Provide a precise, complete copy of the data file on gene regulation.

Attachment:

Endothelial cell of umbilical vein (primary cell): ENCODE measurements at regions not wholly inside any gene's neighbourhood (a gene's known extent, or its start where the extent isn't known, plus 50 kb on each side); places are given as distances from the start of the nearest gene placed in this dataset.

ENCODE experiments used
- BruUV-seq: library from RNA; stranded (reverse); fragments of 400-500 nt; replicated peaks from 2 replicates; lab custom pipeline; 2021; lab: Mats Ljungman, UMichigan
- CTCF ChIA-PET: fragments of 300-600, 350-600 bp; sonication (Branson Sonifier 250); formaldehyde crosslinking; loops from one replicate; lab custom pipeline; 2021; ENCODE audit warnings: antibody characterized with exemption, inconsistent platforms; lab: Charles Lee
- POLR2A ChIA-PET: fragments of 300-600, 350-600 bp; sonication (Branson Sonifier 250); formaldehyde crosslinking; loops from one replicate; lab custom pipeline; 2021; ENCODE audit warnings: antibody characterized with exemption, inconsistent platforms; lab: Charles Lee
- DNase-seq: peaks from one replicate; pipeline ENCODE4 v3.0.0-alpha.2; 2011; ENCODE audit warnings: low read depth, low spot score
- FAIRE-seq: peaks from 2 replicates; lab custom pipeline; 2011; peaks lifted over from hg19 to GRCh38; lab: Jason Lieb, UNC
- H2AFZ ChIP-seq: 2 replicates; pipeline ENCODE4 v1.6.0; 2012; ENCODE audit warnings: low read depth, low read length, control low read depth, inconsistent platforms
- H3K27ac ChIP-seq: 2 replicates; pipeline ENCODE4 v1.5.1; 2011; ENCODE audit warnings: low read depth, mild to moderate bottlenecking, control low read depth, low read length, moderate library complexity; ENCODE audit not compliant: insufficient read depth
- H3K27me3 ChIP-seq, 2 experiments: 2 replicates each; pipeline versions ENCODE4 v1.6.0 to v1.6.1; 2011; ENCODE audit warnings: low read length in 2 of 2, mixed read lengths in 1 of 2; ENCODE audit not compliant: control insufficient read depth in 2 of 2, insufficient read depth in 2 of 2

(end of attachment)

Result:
Endothelial cell of umbilical vein (primary cell): ENCODE measurements at regions not wholly inside any gene's neighbourhood (a gene's known extent, or its start where the extent isn't known, plus 50 kb on each side); places are given as distances from the start of the nearest gene placed in this dataset.

ENCODE experiments used
- BruUV-seq: library from RNA; stranded (reverse); fragments of 400-500 nt; replicated peaks from 2 replicates; lab custom pipeline; 2021; lab: Mats Ljungman, UMichigan
- CTCF ChIA-PET: fragments of 300-600, 350-600 bp; sonication (Branson Sonifier 250); formaldehyde crosslinking; loops from one replicate; lab custom pipeline; 2021; ENCODE audit warnings: antibody characterized with exemption, inconsistent platforms; lab: Charles Lee
- POLR2A ChIA-PET: fragments of 300-600, 350-600 bp; sonication (Branson Sonifier 250); formaldehyde crosslinking; loops from one replicate; lab custom pipeline; 2021; ENCODE audit warnings: antibody characterized with exemption, inconsistent platforms; lab: Charles Lee
- DNase-seq: peaks from one replicate; pipeline ENCODE4 v3.0.0-alpha.2; 2011; ENCODE audit warnings: low read depth, low spot score
- FAIRE-seq: peaks from 2 replicates; lab custom pipeline; 2011; peaks lifted over from hg19 to GRCh38; lab: Jason Lieb, UNC
- H2AFZ ChIP-seq: 2 replicates; pipeline ENCODE4 v1.6.0; 2012; ENCODE audit warnings: low read depth, low read length, control low read depth, inconsistent platforms
- H3K27ac ChIP-seq: 2 replicates; pipeline ENCODE4 v1.5.1; 2011; ENCODE audit warnings: low read depth, mild to moderate bottlenecking, control low read depth, low read length, moderate library complexity; ENCODE audit not compliant: insufficient read depth
- H3K27me3 ChIP-seq, 2 experiments: 2 replicates each; pipeline versions ENCODE4 v1.6.0 to v1.6.1; 2011; ENCODE audit warnings: low read length in 2 of 2, mixed read lengths in 1 of 2; ENCODE audit not compliant: control insufficient read depth in 2 of 2, insufficient read depth in 2 of 2